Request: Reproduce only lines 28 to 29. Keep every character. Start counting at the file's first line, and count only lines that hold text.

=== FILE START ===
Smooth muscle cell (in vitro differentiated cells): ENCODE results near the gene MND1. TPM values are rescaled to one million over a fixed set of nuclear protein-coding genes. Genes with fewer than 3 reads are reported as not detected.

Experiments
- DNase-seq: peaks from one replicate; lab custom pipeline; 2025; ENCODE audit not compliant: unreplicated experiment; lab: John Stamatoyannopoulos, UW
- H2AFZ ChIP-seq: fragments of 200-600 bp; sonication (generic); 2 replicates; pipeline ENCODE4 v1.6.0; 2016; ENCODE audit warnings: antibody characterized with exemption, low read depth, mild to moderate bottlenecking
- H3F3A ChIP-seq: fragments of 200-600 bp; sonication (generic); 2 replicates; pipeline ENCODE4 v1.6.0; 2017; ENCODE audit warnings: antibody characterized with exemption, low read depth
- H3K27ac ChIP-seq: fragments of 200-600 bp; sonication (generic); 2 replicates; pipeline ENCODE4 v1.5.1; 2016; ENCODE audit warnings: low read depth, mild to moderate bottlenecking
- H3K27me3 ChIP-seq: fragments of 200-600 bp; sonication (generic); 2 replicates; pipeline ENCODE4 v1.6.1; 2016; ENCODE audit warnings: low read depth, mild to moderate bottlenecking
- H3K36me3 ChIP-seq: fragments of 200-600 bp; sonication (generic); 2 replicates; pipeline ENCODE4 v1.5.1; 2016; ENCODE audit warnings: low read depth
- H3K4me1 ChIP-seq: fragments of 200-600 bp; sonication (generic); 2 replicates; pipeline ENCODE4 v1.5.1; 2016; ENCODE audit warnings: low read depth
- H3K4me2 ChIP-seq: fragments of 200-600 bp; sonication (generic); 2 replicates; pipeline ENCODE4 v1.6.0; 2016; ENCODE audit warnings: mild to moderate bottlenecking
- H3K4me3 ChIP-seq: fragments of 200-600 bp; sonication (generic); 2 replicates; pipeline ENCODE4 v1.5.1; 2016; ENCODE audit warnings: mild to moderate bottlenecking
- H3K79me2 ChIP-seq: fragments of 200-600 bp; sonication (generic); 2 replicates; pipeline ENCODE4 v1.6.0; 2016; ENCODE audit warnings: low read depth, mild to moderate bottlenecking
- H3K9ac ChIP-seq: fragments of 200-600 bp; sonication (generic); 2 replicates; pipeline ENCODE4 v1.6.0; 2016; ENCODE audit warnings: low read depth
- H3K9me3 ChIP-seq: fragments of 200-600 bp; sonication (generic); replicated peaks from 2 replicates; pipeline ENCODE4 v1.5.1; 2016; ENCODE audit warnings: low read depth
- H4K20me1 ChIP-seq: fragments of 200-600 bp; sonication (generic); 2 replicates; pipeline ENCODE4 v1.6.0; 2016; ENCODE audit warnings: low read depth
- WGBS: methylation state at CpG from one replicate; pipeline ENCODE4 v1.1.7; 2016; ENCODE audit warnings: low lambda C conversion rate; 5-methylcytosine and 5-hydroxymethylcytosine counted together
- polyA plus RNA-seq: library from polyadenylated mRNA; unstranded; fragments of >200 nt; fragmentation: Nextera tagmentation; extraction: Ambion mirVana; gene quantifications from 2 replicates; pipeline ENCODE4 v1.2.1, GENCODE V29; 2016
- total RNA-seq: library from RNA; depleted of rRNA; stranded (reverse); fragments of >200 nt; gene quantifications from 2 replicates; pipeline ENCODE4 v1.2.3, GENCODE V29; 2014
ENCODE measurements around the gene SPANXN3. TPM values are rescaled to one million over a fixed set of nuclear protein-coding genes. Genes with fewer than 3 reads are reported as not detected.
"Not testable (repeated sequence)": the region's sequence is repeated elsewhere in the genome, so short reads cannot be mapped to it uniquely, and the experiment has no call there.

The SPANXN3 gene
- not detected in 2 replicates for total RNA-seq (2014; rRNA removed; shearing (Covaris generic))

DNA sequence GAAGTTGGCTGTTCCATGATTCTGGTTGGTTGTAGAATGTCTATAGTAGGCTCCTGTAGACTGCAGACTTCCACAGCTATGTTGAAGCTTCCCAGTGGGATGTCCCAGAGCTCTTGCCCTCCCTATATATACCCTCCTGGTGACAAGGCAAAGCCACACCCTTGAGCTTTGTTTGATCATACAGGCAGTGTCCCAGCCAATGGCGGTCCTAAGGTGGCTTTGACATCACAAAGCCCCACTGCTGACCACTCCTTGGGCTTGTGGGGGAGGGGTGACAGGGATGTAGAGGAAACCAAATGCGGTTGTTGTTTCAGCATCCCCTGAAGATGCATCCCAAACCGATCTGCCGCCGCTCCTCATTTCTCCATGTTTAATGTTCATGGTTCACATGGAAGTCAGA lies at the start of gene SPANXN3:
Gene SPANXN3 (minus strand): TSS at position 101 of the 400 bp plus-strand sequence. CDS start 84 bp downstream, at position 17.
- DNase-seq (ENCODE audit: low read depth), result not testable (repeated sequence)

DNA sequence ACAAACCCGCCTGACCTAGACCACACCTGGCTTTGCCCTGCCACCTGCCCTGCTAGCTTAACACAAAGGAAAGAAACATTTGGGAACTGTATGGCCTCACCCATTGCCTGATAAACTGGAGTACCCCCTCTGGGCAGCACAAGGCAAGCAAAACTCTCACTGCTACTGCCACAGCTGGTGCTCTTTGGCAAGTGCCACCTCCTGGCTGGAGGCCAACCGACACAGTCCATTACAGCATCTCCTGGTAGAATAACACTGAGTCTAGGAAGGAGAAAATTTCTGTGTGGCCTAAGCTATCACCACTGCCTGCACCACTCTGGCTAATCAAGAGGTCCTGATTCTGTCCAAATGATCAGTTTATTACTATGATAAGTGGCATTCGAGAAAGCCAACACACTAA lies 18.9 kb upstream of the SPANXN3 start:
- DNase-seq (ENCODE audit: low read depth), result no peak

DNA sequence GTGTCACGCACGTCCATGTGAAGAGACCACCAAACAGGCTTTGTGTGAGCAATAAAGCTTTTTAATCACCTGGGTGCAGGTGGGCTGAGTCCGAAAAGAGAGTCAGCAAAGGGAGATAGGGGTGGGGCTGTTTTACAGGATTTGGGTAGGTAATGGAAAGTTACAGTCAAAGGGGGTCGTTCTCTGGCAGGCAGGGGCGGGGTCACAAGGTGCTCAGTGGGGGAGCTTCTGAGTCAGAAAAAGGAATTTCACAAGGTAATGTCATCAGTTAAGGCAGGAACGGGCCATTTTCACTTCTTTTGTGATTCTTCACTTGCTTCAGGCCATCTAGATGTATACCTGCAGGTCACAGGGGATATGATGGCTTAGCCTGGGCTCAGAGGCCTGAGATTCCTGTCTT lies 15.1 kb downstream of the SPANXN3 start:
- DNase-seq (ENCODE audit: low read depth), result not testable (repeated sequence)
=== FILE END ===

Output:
DNA sequence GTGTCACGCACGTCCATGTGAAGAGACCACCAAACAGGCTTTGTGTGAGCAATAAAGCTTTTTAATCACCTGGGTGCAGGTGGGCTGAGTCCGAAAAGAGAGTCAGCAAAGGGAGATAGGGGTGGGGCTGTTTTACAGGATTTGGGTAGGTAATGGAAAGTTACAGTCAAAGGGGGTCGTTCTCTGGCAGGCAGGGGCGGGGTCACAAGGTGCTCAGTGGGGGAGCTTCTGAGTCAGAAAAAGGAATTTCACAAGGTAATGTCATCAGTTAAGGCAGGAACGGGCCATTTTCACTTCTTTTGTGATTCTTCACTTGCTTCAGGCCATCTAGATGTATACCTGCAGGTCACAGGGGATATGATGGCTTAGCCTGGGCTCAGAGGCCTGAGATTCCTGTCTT lies 15.1 kb downstream of the SPANXN3 start:
- DNase-seq (ENCODE audit: low read depth), result not testable (repeated sequence)